If you stay stuck because you feel bad about things you cannot change, you’ll miss out on the present moments that are unfolding before your eyes. And you won’t even see the opportunities on the road in front of you because your mind and eyes are focused on the rearview mirror.

Take to heart this wisdom from Maxwell Maltz in The New Psycho-Cybernetics:
“You cannot see your future with optimistic eyes if you cannot view your present and past with kind eyes.”  

Thursday, January 6, 2011

Regret and Self-Forgiveness

A while back I invested in a home study course that looked promising. Once I had “consumed” the material by writing in the workbook, I couldn’t return it. Of course, if I was considering a return, I should have gone through the DVDs before doing that, to see if the course was as valuable as I expected.

But that’s not what I did. I took notes in the workbook as I went through the DVDs. Ever the optimist…and full of hope for useful information as I dug deeper into the content.

I ended up being disappointed and wishing I hadn’t made the purchase. But now I was stuck with the material.

Over the next several weeks, I rehashed my decision and my actions several times. I was full of regret and self-criticism, asking myself questions like: Why did I write in that workbook? Why didn’t I just go through the DVDs first?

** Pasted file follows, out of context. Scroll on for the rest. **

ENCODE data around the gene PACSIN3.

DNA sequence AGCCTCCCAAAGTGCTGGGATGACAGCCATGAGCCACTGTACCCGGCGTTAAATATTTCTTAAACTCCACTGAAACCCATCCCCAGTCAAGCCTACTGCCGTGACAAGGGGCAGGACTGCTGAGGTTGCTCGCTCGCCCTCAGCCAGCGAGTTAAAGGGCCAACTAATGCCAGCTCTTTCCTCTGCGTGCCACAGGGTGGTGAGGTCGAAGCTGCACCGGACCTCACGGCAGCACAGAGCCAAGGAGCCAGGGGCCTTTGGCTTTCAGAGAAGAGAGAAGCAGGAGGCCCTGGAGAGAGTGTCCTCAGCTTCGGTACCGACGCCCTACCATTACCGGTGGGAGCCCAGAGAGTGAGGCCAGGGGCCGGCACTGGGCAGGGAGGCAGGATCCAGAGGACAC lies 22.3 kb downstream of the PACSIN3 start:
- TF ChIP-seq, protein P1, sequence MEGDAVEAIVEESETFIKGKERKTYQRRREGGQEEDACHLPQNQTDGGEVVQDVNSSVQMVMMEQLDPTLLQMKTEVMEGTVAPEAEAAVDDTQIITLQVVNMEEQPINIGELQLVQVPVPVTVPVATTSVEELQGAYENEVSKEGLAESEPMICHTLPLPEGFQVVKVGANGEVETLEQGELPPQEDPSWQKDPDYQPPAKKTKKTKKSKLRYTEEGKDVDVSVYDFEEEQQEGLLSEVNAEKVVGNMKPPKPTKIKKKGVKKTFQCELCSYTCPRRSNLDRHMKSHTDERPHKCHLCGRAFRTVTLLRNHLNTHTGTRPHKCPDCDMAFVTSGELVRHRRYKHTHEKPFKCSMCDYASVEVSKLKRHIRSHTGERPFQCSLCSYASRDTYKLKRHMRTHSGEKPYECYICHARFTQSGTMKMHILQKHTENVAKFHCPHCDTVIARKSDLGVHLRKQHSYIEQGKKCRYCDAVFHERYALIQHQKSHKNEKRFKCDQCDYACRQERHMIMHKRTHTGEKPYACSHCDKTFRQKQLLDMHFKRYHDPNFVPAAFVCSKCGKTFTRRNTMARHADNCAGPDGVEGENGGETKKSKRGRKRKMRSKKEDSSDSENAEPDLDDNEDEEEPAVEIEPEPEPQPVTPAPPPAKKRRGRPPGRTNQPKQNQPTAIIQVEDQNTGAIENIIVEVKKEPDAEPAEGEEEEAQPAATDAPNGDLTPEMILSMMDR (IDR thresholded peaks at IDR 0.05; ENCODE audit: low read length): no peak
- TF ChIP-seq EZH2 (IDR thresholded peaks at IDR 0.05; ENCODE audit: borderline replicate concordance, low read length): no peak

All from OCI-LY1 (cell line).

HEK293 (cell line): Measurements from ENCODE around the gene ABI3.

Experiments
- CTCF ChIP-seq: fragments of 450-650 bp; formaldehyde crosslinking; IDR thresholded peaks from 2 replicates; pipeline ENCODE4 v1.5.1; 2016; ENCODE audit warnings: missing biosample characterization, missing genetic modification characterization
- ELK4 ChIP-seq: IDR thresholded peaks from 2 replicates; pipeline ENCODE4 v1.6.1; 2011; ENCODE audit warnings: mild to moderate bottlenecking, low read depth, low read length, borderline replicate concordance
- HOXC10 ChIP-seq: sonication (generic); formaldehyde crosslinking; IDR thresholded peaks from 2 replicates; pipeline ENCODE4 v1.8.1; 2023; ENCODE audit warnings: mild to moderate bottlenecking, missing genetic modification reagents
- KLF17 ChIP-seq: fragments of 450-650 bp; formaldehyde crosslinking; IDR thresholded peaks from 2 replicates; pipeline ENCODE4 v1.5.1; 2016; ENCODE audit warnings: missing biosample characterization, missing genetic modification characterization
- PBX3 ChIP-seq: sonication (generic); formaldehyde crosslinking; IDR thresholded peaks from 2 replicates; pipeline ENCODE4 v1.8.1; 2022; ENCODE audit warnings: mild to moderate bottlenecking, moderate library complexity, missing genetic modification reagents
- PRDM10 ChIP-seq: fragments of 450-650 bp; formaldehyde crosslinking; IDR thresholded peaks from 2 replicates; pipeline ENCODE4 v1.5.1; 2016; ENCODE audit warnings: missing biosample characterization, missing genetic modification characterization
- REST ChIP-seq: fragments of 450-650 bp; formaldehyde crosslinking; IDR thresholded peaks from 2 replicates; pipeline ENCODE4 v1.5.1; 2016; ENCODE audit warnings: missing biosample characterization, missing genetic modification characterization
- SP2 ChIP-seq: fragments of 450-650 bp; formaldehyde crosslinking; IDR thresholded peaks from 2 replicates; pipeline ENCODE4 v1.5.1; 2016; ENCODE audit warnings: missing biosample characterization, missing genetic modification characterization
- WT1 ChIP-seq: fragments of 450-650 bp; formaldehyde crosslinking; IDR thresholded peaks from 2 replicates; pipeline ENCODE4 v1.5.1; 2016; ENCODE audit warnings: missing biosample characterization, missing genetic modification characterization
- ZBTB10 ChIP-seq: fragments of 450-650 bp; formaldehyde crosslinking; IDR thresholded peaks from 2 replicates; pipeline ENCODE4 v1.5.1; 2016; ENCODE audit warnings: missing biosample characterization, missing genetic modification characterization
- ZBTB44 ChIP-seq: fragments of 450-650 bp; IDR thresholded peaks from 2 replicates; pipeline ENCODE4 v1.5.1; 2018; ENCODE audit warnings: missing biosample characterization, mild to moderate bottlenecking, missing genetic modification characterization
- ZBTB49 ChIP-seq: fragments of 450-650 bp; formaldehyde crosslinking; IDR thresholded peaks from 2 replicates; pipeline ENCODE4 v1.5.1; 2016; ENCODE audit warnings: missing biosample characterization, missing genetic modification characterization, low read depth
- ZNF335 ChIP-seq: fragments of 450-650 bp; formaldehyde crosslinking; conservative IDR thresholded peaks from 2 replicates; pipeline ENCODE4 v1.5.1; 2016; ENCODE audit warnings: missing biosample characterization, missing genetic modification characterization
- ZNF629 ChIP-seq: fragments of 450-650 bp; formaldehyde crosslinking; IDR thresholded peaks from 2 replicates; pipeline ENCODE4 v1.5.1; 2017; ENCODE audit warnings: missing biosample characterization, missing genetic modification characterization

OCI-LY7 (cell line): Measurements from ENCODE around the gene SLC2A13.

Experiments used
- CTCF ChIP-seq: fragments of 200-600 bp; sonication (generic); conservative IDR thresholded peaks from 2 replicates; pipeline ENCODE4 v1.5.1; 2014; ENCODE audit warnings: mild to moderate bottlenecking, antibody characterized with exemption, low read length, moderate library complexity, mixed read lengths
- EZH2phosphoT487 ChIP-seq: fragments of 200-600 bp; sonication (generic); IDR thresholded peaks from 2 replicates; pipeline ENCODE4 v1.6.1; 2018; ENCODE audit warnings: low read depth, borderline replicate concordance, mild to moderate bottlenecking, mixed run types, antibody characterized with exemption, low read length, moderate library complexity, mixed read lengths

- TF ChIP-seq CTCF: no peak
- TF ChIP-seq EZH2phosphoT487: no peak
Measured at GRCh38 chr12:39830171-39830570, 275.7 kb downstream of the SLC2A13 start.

Have you ever had regret about something you’ve done? Maybe you, too, bought something that you couldn’t return. Or you lashed out at someone you care about. Or you didn’t stay in touch with a family member or friend you promised to. Or you lied to someone who trusted you. The list could be long.

Because we’re not perfect, we going to make decisions and take actions that don’t work out. If only we could take them back…

At times like this, remind yourself of a very important truth:

You cannot change the past!

It really is true that you rob yourself of your present moments if you dwell on past events.

The solution is self-forgiveness. The act of admitting you’re human and every choice you make will not work out makes it possible to let go of past mistakes.

And it’s really important that you do this. It’s not just that these regrets consume precious moments that can never be recovered. You also have to consider the toll such musings take on your mental and emotional health. Your self-esteem and self-confidence can plummet when you’re focused on your mistakes and overlook all the things you do well.

Why not take a few minutes right now to identify the one or two biggest regrets that are still haunting you? Then ask yourself what you need to do to finally let go of them. Maybe you’ll want to make amends to someone else. Or maybe you just need to remind yourself that you’re allowed to be imperfect. You can learn from every experience because you can use those lessons going forward.

You’ll know if you’ve successfully let them go because your mind will be free to think more positive, creative thoughts. And your shoulders will feel lighter from not carrying that burden of regret any longer.